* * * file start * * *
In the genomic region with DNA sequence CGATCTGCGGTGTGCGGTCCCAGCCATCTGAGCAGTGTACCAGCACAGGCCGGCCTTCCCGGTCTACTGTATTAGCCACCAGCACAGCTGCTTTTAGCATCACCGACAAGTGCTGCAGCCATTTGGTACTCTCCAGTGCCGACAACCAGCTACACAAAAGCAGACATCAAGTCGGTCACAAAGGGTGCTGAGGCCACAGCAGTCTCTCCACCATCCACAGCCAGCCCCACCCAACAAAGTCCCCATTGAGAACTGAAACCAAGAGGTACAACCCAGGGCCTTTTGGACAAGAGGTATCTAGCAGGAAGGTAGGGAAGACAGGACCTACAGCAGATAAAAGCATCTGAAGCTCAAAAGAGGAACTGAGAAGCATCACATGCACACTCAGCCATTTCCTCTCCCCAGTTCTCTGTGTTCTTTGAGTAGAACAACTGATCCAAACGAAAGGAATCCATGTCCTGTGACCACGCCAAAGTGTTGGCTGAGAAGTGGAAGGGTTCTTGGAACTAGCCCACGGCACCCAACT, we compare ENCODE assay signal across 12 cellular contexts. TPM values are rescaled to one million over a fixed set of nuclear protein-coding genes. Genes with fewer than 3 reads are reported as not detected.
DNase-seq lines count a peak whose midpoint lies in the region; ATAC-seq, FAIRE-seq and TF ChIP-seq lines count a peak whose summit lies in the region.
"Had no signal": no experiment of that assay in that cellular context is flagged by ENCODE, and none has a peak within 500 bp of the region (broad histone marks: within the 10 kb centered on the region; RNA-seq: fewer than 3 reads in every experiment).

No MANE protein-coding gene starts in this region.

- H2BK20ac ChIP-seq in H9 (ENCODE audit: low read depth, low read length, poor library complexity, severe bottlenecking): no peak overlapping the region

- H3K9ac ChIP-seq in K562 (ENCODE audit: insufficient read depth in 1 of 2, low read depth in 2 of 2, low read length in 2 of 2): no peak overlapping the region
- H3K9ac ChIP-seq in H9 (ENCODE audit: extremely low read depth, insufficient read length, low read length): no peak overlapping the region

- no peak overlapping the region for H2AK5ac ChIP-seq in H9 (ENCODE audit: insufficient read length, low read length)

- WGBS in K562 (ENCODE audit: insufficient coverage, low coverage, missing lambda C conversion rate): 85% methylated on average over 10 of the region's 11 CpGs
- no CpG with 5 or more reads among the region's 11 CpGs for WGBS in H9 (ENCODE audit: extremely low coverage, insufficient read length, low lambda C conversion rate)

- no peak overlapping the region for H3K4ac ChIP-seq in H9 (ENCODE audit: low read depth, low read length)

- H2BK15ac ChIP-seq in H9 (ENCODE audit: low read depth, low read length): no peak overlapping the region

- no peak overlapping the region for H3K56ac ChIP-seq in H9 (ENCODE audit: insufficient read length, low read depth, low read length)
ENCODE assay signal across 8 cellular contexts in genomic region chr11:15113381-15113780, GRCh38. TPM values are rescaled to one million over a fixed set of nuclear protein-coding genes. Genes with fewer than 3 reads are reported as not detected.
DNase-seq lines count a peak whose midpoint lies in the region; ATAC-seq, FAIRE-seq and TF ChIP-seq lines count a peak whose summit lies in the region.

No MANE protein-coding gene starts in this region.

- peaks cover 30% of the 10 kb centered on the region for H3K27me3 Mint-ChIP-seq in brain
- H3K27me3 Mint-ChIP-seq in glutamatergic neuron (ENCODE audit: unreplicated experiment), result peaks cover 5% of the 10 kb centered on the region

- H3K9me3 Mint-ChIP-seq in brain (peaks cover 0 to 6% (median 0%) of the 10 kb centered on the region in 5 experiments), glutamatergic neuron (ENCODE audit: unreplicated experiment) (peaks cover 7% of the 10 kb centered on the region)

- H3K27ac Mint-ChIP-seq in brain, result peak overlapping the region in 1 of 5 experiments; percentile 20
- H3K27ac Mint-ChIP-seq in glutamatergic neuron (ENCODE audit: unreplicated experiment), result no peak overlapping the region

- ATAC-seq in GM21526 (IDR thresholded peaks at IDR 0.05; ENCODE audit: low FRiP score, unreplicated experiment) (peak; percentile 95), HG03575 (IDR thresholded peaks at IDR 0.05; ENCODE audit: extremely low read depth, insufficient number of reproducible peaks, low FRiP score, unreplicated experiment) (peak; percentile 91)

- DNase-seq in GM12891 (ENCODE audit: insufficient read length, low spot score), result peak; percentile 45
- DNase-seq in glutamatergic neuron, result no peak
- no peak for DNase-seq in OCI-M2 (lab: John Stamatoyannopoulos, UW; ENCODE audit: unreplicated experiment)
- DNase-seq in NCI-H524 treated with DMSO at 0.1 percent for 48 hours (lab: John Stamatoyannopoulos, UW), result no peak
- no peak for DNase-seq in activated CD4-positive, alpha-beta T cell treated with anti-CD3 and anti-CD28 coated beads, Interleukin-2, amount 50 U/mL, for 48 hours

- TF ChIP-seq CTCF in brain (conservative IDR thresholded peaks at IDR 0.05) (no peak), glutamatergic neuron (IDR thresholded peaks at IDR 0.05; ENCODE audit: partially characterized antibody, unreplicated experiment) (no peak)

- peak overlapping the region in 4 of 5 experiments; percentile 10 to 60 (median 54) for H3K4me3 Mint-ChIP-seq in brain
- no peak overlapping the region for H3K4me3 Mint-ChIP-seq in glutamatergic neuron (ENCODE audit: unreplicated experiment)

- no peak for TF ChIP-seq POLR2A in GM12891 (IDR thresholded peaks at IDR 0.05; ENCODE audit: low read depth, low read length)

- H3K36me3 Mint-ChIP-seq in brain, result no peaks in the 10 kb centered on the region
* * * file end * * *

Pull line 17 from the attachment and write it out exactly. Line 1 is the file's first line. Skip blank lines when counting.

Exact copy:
- peaks cover 30% of the 10 kb centered on the region for H3K27me3 Mint-ChIP-seq in brain